My last two posts have been the beginning of a series titled, The Pieces of the Puzzle. This series addresses, among other things, the key elements that have played a role in helping me find a balanced life while living with a diagnosis of bipolar disorder. Today's post marks the halfway point of discussing my mental heath stability. In the first post in this series, The Pieces of the Puzzle, I explored the role my relationship with God played in my mental health stability. In the 2nd post The Pieces; Part II, I discussed the role medication played. In this post, I will examine how counseling and therapy have also been an integral part in my mental health recovery.
As far as therapy and/or counseling goes, the quality and type of person I met with wasn't nearly as important as simply taking a chance to meet with a professional. To be sure, some therapists that I've met with have been better than others. While I do feel it's important to like your therapist and to have some sort of connection with them, I think it's equally important to look for the nuggets of wisdom and guidance that person can bring to your life.
The first time I went searching for a therapist, I was a poor college student who couldn't afford insurance or the hefty price of a session. However, I was also a young adult whose parents were in the process of separating and who was awakening to the realization that my favorite person in the world, my dad, was abandoning his marriage vows in favor of a younger woman and his drink of choice, Jack Daniels. So, despite the fact that I didn't have a lot of cash on hand, I sought help. Thankfully, there were affordable options. Namely, Lutheran Family Services through which I could do a sliding scale fee. Basically, you paid what you could.
It was in this office, with a therapist whose name I don't recall, that I was first introduced to the term, hypervigilance. The medical terminology for it is as follows: Hypervigilance — the elevated state of constantly assessing potential threats around you. What it was, wasn't nearly as important as recognizing what it did to me. I was a hypervigliant person to a T, always assessing my situation and how I was doing in that situation. Was I keeping up with my responsibilities? Was I doing enough, being enough, performing enough? I was introduced to the term through a book about adult children of alcoholics. See, I don't blame my dad for all of the things going haywire inside my brain, but he did play a role in my desire to be a fixer. I wanted to fix what was wrong with him, so I was always trying to do better and be better - at everything. It was exhausting. While I didn't recover from being hypervigilant overnight, this new terminology did set me on a path to the awareness that something was holding me back from a life of freedom.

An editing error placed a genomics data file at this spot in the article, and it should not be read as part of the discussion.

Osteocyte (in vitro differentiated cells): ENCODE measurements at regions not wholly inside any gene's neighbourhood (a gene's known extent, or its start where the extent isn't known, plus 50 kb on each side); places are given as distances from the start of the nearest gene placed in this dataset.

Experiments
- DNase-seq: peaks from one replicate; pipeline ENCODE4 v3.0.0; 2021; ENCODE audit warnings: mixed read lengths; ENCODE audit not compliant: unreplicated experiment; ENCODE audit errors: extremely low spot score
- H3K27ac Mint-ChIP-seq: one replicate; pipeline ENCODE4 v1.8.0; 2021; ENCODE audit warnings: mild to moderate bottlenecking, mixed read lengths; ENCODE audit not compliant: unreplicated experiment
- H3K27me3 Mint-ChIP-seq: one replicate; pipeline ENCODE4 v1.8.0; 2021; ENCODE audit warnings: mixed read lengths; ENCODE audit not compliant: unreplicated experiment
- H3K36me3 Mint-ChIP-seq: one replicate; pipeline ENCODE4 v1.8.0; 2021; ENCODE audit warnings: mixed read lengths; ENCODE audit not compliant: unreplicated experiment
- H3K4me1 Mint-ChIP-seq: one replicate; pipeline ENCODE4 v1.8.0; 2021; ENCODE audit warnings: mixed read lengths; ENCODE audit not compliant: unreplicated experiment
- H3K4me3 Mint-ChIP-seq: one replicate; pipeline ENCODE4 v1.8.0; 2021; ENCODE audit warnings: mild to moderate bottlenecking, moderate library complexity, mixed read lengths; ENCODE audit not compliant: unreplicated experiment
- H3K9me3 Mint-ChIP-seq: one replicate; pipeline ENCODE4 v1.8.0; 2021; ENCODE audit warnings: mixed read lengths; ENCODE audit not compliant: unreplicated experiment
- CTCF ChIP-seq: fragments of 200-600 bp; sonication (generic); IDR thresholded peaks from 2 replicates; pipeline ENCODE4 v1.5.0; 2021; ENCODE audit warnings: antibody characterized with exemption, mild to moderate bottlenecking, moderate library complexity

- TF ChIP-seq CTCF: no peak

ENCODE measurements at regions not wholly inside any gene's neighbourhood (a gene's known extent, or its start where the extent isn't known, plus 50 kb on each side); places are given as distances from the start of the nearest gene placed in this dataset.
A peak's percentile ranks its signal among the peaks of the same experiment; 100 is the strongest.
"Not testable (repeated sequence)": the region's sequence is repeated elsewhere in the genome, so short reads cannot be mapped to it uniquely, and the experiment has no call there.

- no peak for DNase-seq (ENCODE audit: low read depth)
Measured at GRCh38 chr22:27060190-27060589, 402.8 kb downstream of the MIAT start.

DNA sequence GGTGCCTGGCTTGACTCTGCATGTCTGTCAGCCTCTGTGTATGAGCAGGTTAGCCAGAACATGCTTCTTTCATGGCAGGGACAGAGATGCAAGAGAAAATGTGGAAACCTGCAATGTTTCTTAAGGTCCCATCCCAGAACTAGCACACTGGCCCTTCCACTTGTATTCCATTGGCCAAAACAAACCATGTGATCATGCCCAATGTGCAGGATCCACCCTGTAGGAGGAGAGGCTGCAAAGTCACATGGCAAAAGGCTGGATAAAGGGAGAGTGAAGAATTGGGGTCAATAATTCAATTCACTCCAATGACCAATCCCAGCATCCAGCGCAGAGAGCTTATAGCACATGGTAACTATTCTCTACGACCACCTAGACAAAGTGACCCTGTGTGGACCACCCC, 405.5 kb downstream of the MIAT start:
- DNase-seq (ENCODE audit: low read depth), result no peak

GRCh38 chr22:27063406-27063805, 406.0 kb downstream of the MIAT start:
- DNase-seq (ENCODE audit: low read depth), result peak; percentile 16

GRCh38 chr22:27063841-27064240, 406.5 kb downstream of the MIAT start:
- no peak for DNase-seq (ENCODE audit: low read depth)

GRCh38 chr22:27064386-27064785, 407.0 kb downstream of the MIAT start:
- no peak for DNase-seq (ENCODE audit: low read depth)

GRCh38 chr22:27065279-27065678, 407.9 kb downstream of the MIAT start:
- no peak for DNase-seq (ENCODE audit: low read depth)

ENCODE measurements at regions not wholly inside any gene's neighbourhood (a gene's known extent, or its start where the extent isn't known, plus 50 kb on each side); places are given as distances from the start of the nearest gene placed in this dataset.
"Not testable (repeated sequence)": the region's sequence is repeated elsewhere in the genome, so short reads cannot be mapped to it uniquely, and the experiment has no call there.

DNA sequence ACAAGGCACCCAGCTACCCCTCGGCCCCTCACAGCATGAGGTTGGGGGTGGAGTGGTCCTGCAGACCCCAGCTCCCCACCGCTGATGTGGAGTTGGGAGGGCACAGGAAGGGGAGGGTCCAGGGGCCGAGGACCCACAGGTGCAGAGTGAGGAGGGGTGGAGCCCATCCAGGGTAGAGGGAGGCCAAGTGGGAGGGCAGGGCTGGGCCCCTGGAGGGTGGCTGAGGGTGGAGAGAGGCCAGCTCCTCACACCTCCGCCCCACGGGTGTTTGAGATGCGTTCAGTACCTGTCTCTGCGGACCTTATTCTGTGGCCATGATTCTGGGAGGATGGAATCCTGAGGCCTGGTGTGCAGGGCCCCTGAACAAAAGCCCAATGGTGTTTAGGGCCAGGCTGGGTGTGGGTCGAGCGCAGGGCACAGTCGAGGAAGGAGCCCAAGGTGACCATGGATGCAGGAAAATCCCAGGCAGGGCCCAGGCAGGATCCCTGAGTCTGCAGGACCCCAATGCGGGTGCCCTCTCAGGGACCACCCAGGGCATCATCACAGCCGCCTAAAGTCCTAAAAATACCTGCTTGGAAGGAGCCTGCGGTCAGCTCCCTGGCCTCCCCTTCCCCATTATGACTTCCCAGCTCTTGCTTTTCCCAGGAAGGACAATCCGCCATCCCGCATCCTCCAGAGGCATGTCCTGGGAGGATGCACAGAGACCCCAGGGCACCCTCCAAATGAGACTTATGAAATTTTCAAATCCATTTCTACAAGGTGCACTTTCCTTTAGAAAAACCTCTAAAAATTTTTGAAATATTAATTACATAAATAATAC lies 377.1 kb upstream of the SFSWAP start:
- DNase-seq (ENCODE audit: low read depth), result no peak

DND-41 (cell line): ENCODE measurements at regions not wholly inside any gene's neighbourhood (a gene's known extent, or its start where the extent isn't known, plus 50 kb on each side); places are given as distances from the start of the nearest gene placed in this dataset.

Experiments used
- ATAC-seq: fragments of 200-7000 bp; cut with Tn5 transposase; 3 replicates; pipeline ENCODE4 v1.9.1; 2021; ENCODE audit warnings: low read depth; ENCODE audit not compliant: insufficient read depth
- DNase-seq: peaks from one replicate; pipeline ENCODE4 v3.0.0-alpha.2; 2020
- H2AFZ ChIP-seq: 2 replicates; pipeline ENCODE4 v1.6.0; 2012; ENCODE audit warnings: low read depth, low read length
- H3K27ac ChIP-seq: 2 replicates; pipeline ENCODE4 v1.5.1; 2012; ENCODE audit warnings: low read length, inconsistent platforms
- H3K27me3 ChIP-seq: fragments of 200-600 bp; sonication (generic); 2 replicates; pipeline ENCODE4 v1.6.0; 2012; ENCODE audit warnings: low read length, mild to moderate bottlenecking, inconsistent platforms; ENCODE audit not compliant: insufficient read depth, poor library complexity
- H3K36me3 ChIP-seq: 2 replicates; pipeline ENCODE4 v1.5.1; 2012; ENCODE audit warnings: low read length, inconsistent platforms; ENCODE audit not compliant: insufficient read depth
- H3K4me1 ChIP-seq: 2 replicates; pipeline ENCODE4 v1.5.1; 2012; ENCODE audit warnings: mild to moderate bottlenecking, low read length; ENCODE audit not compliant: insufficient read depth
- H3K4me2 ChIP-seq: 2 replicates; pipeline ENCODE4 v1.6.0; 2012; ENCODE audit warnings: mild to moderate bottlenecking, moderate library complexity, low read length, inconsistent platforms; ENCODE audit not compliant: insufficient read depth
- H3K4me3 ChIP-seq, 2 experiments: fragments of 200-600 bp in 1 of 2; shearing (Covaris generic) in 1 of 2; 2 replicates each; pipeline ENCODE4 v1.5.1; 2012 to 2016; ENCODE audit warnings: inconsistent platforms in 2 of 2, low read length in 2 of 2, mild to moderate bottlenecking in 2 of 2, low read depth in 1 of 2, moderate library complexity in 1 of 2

The next time I found myself in a therapist's office, I had been newly diagnosed bipolar. This time was more of a "forced to" issue. (When you're a newly diagnosed crazy person, they figure you need all the help you can get.) Once again, I found myself face to face with a person who would assist me in understanding the complexity of what it meant to get mentally fit. This therapist, knowing I was a Christian, recommended a book called, The Search for Significance by Robert McGee. While I don't remember the book in detail, I do recall the light bulb or "aha" moment when I realized that much of what I based my self worth on had to do with how well I performed in life - as a person, a wife, a teacher, a friend. Once again, I experienced an awareness of how exhausting it all had been, this life of always trying to "perform" well.
Most recently, I visited a faith-based therapist this past spring when I found that the remnant of hypervigilance and performance based thinking still had a firmer grip on me than I wanted them to. She introduced me to the final piece of the puzzle that has snapped into place and the topic for next week's post, tapping meditations. Next week, I will explore this final piece of the puzzle of finding lasting peace and freedom.
A few final words. If you find yourself in a place where you are living a sort of half life, I encourage you to step out in faith and find a professional to counsel you. Keep in mind, this person won't be perfect. But if there's even the slightest chance that they can throw you a life line isn't that a chance worth taking? (A drowning person doesn't care who throws the life preserver to them. They cling to the thing that saved them, not the person who threw it.) Getting fit mentally isn't for the faint of heart. It takes work and perseverance, but trust me when I tell you, it is worth the effort. And then some. 'Til next time.